What self-care deficits are you looking at for your patient? I would consider self-care deficits in bathing, hygiene, dressing and grooming to belong more in the comfort area and, therefore rank below priority to Impaired Physical Mobility. Also, if Impaired Physical Mobility is a cause of the failure to perform of any of the self-care deficits I've just listed than it ranks in priority over them.
Self-care deficits of feeding and toileting need to be looked at a little closer. Nutrition (food) is an essential physiological need (per Maslow) and ranks second in priority to the need for oxygen to sustain life. Elimination ranks right below food. If these are self-care deficits that are major contributors to the patient's food and elimination needs than I would rank them over the Impaired Physical Mobility.
In fact, while you can use Impaired Physical Mobility as a nursing diagnosis in and of itself to address all the patient's self-care deficits under one umbrella, I would separate everything. Put your self-care deficits in their own nursing diagnoses. Leave the patient's problems with walking, turning and/or moving into or out of bed for the Impaired Physical Mobility nursing diagnosis. In other words, use Impaired Physical Mobility for his/her gross physical movement and the Self-Care Deficits for the impairment with his/her more finite physical movements. Doing it this way, I would rank them as:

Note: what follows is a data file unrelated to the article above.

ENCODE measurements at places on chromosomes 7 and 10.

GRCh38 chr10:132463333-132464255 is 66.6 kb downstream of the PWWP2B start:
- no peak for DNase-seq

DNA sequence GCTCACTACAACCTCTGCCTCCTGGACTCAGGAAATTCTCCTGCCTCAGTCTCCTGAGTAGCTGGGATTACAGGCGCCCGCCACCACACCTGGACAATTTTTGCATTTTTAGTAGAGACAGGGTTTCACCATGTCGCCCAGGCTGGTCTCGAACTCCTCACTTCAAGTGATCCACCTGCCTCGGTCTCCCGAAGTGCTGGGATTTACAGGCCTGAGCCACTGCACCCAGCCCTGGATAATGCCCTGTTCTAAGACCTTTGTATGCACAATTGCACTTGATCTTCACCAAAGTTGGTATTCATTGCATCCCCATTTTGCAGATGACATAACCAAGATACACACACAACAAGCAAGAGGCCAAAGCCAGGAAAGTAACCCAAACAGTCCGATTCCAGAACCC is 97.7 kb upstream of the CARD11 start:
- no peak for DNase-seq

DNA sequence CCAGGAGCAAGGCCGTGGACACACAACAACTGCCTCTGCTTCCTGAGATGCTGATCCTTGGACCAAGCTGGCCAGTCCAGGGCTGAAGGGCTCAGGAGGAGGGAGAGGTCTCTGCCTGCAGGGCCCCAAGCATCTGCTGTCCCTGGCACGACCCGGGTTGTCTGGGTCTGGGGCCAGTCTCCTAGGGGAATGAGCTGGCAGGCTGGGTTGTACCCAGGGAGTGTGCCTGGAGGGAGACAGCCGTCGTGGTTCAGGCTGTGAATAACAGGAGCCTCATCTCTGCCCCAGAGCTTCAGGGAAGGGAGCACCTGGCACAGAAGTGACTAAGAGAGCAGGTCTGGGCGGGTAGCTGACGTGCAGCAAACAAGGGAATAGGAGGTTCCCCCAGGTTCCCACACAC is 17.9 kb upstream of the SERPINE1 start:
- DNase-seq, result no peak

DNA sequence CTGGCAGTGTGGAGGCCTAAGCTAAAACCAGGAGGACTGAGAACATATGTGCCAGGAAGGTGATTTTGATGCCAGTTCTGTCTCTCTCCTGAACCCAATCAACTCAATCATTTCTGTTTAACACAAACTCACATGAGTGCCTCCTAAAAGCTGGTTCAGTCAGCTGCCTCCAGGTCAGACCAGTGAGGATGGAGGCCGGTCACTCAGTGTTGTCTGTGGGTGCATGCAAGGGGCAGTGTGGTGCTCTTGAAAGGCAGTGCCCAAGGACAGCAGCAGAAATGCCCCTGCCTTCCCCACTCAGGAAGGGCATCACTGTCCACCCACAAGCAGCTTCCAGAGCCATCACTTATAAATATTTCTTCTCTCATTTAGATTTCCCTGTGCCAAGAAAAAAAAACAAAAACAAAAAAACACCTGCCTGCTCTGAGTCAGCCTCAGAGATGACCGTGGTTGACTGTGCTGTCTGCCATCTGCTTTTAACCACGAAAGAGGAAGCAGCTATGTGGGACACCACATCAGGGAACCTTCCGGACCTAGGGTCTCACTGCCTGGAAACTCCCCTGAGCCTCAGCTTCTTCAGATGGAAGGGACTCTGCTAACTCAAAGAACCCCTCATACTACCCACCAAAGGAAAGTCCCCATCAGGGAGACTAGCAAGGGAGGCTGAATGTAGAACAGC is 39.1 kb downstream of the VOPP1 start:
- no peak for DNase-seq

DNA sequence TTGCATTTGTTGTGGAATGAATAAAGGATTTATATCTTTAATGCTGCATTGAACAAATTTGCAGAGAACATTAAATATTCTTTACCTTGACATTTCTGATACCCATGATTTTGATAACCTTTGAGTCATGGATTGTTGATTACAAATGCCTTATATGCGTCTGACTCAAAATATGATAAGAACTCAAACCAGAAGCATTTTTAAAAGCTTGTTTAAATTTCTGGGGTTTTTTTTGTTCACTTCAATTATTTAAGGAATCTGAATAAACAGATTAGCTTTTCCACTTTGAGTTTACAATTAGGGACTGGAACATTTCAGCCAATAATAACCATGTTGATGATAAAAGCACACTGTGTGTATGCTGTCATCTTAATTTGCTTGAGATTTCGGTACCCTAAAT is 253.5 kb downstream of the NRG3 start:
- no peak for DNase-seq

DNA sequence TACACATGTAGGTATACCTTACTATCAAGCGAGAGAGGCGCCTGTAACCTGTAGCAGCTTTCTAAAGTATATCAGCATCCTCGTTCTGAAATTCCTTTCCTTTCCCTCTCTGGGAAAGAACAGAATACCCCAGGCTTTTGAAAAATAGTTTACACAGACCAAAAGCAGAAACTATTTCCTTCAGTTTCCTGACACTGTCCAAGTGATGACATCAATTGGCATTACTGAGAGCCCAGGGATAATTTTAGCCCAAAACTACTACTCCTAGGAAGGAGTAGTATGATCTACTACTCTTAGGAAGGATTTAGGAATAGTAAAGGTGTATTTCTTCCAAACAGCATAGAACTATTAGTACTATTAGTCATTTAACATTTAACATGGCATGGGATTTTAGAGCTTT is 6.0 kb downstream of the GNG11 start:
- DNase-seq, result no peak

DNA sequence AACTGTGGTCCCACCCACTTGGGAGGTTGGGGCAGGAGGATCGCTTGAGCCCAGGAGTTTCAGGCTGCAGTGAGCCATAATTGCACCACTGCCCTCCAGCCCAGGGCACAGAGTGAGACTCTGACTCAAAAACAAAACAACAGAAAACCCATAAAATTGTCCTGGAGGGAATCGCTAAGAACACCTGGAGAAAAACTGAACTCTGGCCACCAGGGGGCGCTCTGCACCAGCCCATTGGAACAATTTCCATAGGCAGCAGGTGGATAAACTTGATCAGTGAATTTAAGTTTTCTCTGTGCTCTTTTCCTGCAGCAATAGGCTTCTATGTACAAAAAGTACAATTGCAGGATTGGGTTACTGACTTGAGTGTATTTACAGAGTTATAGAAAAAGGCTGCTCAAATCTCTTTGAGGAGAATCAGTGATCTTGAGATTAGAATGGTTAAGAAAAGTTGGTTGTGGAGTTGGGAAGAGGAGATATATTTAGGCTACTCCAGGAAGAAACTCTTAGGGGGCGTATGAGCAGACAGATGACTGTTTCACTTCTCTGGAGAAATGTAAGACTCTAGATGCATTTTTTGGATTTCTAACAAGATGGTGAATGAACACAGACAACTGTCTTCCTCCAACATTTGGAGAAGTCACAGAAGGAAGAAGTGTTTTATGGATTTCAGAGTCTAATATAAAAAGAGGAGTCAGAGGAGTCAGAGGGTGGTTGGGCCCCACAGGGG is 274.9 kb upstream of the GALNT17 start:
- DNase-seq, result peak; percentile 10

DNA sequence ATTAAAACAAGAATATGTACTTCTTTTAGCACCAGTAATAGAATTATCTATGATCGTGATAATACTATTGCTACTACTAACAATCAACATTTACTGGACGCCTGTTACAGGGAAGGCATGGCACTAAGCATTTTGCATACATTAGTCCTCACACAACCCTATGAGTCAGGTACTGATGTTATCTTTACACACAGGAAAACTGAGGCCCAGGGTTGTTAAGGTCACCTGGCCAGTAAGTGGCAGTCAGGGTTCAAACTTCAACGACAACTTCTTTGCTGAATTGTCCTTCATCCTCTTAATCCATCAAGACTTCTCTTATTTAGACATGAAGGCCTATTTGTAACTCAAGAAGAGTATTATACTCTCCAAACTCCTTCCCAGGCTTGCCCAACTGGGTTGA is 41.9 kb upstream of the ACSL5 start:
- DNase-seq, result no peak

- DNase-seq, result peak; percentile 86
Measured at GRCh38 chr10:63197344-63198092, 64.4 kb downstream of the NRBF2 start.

- Self-care Deficit: Feeding
- Self-care Deficit: Toileting
- Impaired Physical Mobility
- Self-care Deficit: Bathing/Hygiene
- Self-care Deficit: Dressing/Grooming
Does that make sense to you? Make sure you have the assessment data to back up each nursing diagnosis.